My fiancé is a paraplegic, he is wheelchair bound and paralyzed from the waist down, so doing most daily tasks are harder for him, don't get me wrong though, he is hard headed and can do anything he puts his mind to but its hard on him. I am his 24/7 caretaker, and I do not have a job. And with that being said I want to be able to provide more than just assistance for him, I'm not sure how to make money when I have no free time. He does have a job so we have an income but its just barely enough to get by. But, Any and all advice is appreciated, thank you for reading. And I am so sorry if this isn't really the type of post to be posted here I'm just not sure where to get advice.

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Ariel, yours is a hard question to answer without seeming to be unsympathetic, and your situation clearly needs sympathy. I’ll do my best:

1) I’ve known and worked with several guys who were paraplegics, and I’ve never known one who needed 24/7 care. They normally needed help to get up in the morning and go to bed at night. They used a catheter for urine, and managed it themselves. They usually looked for as much independence as possible, certainly not 24/7 care. They would have regarded that as ‘smother love’ that they really really didn’t want.

2) What is your own ability to earn, if you aren’t providing care 24/7? What skills or qualifications do you have to earn your own income, if you aren’t so tied up with care? Long term poverty is not good for any relationship, at least not unless there is a clear way out of it to a better future in the foreseeable future. Ways to earn ‘some money’, like a little pocket money to do a little more, don’t cut the mustard for two or three decades. What is your ‘way out’ of poverty?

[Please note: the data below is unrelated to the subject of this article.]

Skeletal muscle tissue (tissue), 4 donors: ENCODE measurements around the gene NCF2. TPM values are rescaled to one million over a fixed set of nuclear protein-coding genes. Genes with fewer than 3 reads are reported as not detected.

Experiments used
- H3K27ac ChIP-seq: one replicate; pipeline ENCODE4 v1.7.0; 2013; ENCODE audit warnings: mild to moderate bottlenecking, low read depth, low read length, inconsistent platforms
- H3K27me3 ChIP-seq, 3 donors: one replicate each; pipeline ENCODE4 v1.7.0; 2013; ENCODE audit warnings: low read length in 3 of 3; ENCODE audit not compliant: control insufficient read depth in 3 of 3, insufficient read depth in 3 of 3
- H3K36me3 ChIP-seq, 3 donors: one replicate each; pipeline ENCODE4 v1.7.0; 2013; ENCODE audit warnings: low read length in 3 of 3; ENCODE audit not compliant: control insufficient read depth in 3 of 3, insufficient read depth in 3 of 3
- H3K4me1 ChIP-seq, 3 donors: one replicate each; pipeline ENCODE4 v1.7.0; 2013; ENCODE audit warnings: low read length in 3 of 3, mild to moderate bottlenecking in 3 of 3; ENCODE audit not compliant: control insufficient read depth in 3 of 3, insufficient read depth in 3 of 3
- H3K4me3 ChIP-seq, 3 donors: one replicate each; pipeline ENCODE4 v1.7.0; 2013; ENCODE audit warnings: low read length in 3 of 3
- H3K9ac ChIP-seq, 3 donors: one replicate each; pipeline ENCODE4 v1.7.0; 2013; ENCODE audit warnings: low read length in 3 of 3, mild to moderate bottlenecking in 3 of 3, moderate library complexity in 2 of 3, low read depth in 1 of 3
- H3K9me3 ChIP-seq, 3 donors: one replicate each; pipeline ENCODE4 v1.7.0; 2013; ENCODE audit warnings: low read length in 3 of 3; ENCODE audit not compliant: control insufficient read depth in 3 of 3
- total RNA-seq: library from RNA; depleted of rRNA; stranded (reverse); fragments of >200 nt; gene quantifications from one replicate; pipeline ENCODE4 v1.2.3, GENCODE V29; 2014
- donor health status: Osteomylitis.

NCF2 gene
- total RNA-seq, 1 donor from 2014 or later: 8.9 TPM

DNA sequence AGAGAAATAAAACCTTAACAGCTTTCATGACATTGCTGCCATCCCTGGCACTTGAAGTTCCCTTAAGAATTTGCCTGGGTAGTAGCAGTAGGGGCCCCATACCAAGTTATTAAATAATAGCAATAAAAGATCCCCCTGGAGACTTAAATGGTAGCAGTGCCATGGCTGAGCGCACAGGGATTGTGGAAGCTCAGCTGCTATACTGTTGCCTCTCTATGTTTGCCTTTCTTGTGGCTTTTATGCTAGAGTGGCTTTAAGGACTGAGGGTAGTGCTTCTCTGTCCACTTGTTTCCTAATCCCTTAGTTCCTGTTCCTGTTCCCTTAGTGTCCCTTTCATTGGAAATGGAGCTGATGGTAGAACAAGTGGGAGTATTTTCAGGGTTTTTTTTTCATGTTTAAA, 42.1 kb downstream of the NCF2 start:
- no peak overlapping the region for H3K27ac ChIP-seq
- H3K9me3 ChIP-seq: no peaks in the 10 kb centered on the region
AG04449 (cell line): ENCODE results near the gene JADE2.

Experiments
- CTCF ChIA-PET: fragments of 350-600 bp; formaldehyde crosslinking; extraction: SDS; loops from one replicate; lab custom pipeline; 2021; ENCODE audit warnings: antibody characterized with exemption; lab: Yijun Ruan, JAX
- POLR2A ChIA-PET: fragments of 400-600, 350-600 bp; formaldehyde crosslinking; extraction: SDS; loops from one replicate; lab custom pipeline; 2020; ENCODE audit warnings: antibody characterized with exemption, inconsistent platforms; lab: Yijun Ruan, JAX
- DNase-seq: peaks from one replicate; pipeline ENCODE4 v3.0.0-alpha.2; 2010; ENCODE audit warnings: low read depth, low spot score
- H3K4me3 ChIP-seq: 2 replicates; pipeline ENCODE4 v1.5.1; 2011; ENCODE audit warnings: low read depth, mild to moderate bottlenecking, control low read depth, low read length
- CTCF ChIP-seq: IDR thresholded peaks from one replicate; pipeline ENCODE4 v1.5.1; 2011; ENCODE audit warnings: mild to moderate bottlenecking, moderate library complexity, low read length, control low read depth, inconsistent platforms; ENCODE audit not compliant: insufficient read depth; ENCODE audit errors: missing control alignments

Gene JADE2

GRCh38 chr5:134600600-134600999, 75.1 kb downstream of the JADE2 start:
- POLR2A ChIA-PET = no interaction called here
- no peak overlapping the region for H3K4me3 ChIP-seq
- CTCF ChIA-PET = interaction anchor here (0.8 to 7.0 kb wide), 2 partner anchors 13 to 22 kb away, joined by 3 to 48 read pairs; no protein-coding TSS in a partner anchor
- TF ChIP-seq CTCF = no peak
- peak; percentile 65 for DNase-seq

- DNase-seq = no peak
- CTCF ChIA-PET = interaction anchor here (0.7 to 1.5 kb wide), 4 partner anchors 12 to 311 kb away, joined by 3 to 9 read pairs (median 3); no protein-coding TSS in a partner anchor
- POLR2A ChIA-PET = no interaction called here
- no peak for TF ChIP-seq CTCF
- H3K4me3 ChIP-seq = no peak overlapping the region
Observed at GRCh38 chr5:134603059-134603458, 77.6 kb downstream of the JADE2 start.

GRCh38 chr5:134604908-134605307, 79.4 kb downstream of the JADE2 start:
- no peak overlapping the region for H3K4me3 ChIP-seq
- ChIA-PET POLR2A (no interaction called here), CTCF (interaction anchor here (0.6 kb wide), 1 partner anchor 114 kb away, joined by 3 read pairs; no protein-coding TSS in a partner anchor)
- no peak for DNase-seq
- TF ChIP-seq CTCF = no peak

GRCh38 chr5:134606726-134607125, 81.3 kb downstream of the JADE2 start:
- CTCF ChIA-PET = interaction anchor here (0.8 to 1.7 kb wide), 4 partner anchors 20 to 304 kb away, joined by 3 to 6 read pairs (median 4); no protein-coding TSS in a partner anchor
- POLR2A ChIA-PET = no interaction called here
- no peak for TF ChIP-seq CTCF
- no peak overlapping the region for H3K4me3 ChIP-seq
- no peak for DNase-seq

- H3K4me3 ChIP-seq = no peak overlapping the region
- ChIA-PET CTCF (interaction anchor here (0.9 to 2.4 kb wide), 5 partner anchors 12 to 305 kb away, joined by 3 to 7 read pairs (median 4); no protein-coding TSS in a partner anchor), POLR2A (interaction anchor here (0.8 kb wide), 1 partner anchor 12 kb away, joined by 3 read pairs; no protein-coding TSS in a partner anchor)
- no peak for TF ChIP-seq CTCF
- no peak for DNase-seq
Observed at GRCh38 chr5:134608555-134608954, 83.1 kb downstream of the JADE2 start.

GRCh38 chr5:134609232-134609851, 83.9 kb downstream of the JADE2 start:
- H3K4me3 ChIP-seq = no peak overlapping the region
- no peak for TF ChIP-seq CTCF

I’m sure that you love your fiance, but your love will be under horrible pressure if you don’t think about these things. If you can’t solve the problems, you both may be better getting past your expectations of a long term relationship and marriage. Your love for each other may last better without the pressure of these expectations.

Lots of love, Margaret
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Reply to MargaretMcKen

You identify the relationship in two ways " fiance" and " husband". There is a legal difference.
Why do I say this? Not to be disrespectful but rather a wake up call.
He has a job, you say. And, can get in home health care support thru multiple agencies. If he is a veteran, even more support services.

You should put yourself first and get a job that supports you. This will improve your self esteem and, start to address both your financial needs and, to set appropriate boundaries between relationships and, caregiving.

Also, you getting a job will help you look at the question, are you actually using his disability justify you not working? Don't let this be the case.

Get out of the house , get a job that is meaningful for you.
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Reply to janicemeyer18

I will be blunt here. I think you have lost perspective regarding your situation. I have worked extensively with people living with para and quadraplegia.. With appropriate accommodations and training your partner should be quite independent. I don't know your skills but whatever they are please seek a career for your self. Once you do, you won't look back. I have to wonder if it is you or your partner that has convinced you that you must be on call to meet his needs 24/7. I suggest you read about codependency (Codependent No More is a good one) and see if it sounds like your relationship with your fiance.
Best of luck to you. Please update us on any changes you are able to make.
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Reply to Debmiller